Sunday, February 14, 1999
Sitting in his room at the Adolphus Hotel, David Reynolds doesn't look like a man who once sold two pizzas for $8,000.
Then again, I'm not sure what such a person would look like.
"It was the right price at that moment," he explained. "It was a good cause and neither bidder was a wine drinker."
Mr. Reynolds is in Dallas to finish preparations for the seventh Vintage Dallas wine auction, a black tie event sponsored each year by the Dallas Opera Guild. Last year the event netted $135,000, the money to be used to introduce children to opera and other educational programs.
This is just one of 40 to 50 charity wine auctions that Mr. Reynolds does each year. A transplanted Brit who makes his home in San Francisco, he is one of the few people, perhaps the only, who makes his living in good spirits. As auctioneer he entertains people and encourages them to pay extravagant prices for rare wines. I am visiting to hear what he has to say about vintage wine prices. My real concern, however, is the Y2K Champagne Crisis.
Yes, you read that right: the Y2K Champagne Crisis.
Some may worry about airplanes falling out of the sky at midnight, empty ATMs, disappearing bank accounts, massive power outages, empty grocery stores, and other signs that Civilization-As-We-Now-Know-It has come to an end, but I worry about problems with substance. There are rumblings that cellars will be bare long before December 31st, 1999.
All the good champagne will be locked away.
Is this a real problem, I ask?
"It may be. It's really hard to tell. One thing you do know is that you can't just produce more vintage on short notice. The vineyards prepare for this long in advance. Dom Perignon put up their Millenium vintage in 1990." He lists some other high quality champagnes and assures me that they have been moldering in bottles for years.
"It's the vintage champagne that is disappearing. I've been told that it's already difficult to get some of the most expensive bubbly.
"On the other hand, I don't trust the French. I've been to the caves— you really should see them yourself if you get a chance— and they are enormous. Cave after cave, filled with champagne. It's hard to believe there could ever be a shortage."
The French, other sources say, have been gearing up for a long time. They expect champagne sales to triple for 1999. (And you thought only things with "dot.com" in their name could do that!)
I asked Mr. Reynolds what he does to get people to pay $4,000 for a pizza.
"It's all in the show, the event, the ambience. I couldn't do regular auctions. Charity wine auctions are fun. People don't come to them for what they can buy at the local wine store. The best auctions have wines that are rare or unique. Big bottles. Sometimes gigantic bottles. Rare vintages from small vineyards. Sometimes engraved bottles. You go for something rare and special and you know you're spending for a good cause."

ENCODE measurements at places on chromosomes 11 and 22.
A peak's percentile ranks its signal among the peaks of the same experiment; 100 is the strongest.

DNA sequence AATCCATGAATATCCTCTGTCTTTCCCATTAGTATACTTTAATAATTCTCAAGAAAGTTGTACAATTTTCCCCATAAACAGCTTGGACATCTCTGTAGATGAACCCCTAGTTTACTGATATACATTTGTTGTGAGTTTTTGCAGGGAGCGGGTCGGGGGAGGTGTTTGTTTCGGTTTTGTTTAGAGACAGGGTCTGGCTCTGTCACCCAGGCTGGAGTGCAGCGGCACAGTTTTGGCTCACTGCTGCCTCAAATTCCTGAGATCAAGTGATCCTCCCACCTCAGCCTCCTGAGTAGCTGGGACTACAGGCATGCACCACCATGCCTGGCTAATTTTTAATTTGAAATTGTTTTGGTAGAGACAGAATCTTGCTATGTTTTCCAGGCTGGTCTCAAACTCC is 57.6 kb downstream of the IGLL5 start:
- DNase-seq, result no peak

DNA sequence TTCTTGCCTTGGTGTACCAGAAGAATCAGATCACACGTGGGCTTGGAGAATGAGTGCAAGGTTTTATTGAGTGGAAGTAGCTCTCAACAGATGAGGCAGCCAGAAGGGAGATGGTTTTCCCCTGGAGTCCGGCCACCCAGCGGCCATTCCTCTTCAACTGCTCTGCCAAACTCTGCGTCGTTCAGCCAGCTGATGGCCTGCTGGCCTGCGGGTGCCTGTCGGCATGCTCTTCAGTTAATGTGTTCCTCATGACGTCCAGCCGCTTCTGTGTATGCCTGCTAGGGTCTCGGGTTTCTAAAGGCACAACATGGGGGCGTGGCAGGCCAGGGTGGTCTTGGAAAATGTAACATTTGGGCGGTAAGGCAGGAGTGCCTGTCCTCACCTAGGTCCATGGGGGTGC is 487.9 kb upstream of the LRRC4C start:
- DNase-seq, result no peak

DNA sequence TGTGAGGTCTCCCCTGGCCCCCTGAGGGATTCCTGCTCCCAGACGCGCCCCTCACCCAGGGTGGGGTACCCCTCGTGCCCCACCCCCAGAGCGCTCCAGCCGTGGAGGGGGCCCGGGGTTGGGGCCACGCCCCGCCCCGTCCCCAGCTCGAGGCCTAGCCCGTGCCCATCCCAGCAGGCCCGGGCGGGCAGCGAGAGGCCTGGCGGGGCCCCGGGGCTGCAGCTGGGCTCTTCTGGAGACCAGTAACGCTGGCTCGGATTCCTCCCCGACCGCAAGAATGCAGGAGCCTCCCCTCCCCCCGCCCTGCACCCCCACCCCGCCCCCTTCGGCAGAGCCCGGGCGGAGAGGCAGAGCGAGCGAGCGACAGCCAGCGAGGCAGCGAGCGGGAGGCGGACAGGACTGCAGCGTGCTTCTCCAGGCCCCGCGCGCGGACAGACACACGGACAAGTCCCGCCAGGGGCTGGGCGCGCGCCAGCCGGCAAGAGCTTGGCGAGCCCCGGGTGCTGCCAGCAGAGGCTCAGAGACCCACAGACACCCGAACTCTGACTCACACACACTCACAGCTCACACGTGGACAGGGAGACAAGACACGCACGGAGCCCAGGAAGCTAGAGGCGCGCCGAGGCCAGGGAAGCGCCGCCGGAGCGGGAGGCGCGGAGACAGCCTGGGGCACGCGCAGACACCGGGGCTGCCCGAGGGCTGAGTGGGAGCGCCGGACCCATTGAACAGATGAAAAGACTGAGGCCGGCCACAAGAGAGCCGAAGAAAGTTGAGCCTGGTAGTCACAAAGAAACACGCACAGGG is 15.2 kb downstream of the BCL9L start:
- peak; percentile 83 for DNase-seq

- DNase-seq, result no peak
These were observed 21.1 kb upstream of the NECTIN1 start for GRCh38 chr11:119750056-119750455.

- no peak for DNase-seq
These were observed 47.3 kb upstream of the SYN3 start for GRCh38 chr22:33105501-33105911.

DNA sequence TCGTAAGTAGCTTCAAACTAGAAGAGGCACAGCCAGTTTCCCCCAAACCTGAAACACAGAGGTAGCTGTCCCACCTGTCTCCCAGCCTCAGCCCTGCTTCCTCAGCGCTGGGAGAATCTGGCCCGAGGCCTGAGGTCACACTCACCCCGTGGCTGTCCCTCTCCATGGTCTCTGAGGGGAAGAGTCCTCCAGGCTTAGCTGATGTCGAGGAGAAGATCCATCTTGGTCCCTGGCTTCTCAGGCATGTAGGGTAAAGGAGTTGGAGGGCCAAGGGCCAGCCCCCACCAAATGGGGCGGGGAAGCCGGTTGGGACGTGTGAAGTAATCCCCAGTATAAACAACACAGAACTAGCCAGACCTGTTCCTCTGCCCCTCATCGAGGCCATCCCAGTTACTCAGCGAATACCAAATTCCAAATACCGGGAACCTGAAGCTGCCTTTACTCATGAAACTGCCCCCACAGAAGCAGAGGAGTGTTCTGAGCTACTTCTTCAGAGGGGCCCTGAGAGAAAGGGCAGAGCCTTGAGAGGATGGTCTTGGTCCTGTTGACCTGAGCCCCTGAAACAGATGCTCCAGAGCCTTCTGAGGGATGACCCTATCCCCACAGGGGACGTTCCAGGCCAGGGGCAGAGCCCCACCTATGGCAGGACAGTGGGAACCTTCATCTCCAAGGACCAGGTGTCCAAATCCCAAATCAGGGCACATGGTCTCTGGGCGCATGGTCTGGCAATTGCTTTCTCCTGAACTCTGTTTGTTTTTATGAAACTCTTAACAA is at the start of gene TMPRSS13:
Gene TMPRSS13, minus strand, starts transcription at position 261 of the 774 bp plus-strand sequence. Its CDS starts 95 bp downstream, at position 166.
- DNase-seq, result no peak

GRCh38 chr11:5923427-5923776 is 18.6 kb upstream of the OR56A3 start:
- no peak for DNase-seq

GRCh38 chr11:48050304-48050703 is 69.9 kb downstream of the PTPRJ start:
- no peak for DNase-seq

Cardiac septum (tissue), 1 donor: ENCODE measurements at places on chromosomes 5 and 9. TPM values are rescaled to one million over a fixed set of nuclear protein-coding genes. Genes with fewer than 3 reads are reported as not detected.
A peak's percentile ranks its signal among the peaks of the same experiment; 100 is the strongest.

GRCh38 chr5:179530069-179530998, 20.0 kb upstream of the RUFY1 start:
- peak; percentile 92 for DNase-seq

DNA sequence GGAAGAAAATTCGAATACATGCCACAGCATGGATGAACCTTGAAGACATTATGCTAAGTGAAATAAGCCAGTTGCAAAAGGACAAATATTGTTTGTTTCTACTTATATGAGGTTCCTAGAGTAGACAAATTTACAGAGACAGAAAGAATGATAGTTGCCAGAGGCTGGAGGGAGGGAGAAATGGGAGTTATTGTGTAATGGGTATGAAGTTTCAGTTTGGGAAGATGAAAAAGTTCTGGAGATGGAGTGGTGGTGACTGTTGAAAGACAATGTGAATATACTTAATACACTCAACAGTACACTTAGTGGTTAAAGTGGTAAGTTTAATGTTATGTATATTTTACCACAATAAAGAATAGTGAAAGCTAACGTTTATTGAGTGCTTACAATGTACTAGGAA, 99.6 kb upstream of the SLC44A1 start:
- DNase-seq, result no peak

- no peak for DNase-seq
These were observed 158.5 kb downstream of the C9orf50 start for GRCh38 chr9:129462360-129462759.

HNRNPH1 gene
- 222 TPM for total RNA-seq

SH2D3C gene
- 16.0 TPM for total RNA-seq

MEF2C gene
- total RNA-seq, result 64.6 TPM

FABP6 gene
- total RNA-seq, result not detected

To play his part, Mr. Reynolds has a special outfit. A round man, he wears a cream white suit and a bright multi-colored vest crafted from an antique kimono. You're not likely to miss him.
Speaking for myself, when Y2K comes I want to be ready. That means prepared with champagne, ready to save lives and start the millenium right, as I did on a New Years Eve long ago.
The scene: a nightclub in Palma, the capital of Mallorca. I am there with a very large crowd of revelers, many of whom are the sort whose families pay them to stay away from home— and home is in another country. After midnight so many streamers have been thrown that the floor is knee-deep in curls of bright paper.
Someone drops a cigarette. It isn't noticed.
Suddenly there are flames between one of the tables as the streamers catch fire. People start to scream.
I look for a fire extinguisher. There is none. No way to move in the room, anyway.
I stand, reach for my bottle of champagne, cover the opening with my thumb, and shake the bottle. Then I point the bottle at the fire and lift my thumb. The champagne sprays out like a high-pressure fire hose.
There is much smoke. But the fire is out.
I accept the applause, bow, and order another bottle.
That, friend, is how to deal with the Y2K problem.
My suggestion: be prepared. Buy your champagne the way people in Chicago vote: early and often.
Note to readers: Vintage Dallas, where I may be trying to buy a supply of fresh fire extinguishers for the Millenium, will held on Friday, April 30 from 6:30PM to midnight at the Westin Park Central Hotel. Tickets for the event, which includes a primo formal dinner, are $150 to $200 a person and can be purchased by calling 214-443-1040.